Sitting through direct-to-DVD or Sci-Fi Channel movies can be a real chore, but what makes the task worthwhile are those rare occasions when you find a real sleeper. Sometimes it’s something so junky that it makes you crack up incessantly (SHARK ATTACK 3), and occasionally you discover one truly well-made and exciting with moments of wit (FRANKENFISH). INFESTATION, recently released on DVD, is one of those nice surprises, the good kind.
It picks up at the beginning of Earth’s invasion by giant insects that knock everyone out and wrap them in cocoons. In a nice change of pace, the creatures’ origin is never explained and is thankfully not the result of an evil government conspiracy.
Cooper (FANBOYS’ Chris Marquette), a likable slacker, is the first to awaken, and joins up with a handful of survivors: father-and-son Albert (Wesley Thompson) and Hugo (E. Quincy Sloan), cute Sara (Brooke Nevin), and weather girl Cindy (Kinsey Packard). Discovering the big bugs are attracted to sound, the group makes its way on foot to the house of Cooper’s ex-military father Ethan (Ray Wise, recently excellent as the Devil on REAPER), who has a bomb shelter filled with supplies.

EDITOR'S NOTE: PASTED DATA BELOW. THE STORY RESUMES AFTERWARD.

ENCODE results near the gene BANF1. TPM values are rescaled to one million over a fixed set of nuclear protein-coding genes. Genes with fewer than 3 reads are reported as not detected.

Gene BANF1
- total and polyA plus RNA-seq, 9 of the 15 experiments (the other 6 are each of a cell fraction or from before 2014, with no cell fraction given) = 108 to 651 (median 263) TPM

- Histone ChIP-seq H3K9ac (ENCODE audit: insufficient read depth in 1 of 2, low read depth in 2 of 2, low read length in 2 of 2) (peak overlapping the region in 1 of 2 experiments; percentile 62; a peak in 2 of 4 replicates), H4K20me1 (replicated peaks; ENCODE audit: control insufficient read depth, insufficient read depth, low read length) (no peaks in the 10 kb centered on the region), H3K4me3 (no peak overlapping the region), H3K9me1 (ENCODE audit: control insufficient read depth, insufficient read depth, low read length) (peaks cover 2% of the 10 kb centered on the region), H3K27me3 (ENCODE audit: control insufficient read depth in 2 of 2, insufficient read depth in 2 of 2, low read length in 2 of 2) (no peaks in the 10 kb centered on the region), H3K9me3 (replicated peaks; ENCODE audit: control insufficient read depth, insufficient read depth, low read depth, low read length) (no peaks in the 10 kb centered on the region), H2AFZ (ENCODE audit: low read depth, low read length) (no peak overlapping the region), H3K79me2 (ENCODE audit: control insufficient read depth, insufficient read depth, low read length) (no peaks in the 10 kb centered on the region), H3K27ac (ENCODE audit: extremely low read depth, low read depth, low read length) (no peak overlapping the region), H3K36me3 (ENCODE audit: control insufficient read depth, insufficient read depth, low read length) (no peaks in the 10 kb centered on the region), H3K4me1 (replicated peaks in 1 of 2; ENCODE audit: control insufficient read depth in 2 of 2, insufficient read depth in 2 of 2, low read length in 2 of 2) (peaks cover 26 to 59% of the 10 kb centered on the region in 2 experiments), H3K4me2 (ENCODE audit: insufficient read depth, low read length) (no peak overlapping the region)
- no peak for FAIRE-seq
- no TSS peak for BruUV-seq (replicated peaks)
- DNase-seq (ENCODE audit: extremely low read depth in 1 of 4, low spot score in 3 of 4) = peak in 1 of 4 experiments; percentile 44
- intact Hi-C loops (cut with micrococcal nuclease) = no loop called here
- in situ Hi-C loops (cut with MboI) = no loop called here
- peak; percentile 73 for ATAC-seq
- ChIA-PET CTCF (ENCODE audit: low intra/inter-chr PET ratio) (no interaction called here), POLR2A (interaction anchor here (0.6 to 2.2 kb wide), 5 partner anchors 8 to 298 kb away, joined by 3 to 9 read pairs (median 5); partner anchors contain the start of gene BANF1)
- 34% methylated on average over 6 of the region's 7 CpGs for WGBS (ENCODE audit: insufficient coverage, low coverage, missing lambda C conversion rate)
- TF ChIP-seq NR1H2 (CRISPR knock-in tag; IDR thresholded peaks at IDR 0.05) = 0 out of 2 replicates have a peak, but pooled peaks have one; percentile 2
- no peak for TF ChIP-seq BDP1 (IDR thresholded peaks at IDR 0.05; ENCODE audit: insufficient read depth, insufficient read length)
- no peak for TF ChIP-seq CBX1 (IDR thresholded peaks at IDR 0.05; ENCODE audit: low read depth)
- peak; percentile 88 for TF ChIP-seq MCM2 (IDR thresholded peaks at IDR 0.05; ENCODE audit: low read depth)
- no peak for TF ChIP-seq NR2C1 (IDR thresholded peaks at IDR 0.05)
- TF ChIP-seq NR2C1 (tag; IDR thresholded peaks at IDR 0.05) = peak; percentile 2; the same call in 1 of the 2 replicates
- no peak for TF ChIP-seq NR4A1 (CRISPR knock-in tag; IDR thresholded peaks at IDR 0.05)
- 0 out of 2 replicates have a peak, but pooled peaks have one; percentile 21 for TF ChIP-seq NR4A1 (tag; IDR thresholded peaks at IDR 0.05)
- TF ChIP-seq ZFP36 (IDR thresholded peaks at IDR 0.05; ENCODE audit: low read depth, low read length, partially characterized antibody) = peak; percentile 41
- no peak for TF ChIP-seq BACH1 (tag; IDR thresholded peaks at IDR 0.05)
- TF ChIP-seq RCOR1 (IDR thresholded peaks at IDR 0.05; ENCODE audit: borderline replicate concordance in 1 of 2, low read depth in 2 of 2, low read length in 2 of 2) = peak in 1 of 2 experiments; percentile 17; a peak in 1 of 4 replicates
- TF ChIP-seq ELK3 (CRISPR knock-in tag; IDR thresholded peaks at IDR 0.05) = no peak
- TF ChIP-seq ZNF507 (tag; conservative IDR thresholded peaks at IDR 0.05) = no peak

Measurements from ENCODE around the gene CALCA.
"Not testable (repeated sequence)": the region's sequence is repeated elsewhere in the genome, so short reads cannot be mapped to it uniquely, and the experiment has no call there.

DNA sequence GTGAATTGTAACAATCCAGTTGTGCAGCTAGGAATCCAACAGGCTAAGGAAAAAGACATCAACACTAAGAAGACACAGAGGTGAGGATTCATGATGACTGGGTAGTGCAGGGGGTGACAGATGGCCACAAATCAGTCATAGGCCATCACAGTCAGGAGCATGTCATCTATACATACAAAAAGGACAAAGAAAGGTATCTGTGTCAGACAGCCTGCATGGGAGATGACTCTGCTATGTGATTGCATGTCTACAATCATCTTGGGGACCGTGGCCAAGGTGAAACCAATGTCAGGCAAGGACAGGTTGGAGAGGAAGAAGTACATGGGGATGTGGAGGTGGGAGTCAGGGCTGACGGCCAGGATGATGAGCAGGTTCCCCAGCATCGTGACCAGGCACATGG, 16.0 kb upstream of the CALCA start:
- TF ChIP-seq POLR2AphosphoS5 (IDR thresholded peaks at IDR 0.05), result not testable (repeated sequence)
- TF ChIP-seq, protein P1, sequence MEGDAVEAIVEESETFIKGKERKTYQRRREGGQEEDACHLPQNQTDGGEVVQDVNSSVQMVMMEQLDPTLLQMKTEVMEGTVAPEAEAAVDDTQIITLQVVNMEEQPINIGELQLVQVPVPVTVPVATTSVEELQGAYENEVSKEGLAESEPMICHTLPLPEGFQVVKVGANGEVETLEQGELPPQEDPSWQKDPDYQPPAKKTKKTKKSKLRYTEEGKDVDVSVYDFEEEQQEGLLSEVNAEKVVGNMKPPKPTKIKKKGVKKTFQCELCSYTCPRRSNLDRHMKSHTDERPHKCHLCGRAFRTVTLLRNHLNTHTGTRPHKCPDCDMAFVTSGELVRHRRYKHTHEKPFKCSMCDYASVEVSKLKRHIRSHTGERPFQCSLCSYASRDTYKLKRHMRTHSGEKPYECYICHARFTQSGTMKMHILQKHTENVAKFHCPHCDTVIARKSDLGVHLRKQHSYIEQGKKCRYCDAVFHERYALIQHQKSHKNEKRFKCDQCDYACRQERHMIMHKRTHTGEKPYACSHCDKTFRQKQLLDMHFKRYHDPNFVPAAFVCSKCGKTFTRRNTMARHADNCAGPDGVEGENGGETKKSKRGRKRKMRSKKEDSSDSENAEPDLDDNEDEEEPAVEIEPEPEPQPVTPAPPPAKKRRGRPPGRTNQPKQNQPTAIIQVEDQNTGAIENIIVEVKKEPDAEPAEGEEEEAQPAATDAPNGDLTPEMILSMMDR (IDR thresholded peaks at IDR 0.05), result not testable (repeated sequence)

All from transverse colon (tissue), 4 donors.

The group doesn’t reach Ethan’s intact, however. Some are killed, some are transformed into creepy person/bug hybrids (nice work by the visual effects department), and one is captured by the bugs and taken to their nest. The remaining survivors decide to head toward the nest to rescue their friend and destroy the insects.
Wise is great (I love the way he exclaims, “Candy!”, when he spies a police station armory) and having a tremendous amount of fun, maybe even as much fun as the audience is. INFESTATION is not a comedy per se, but there are plenty of funny bits that don’t hurt the integrity of the scares, but rather reinforce the film’s more serious moments. Director Kyle Rankin’s screenplay gives the characters more depth than usual, and there’s a real weight to the relationship between Marquette and Wise that raises the stakes. It helps that the CGI and practical effects are extremely well done for a film of this budget level, which makes the creatures genuinely scary foes (if, admittedly, lacking in personality).
Rankin, best known for his PROJECT GREENLIGHT film THE BATTLE OF SHAKER HEIGHTS, may be an exploitation filmmaker to keep an eye on. He has a nice sense of pacing, isn’t afraid to use gore and nudity without going overboard, and adds welcome humor to this creature feature. He also uses Ray Wise in his features, which is always a smart choice. Also with Linda Park (STAR TREK: ENTERPRISE), Todd Jensen, Diane Gaeta, Jim Cody Williams, and Deborah Geffner. Steven Gutheinz’s nice score sounds like an homage to Danny Elfman.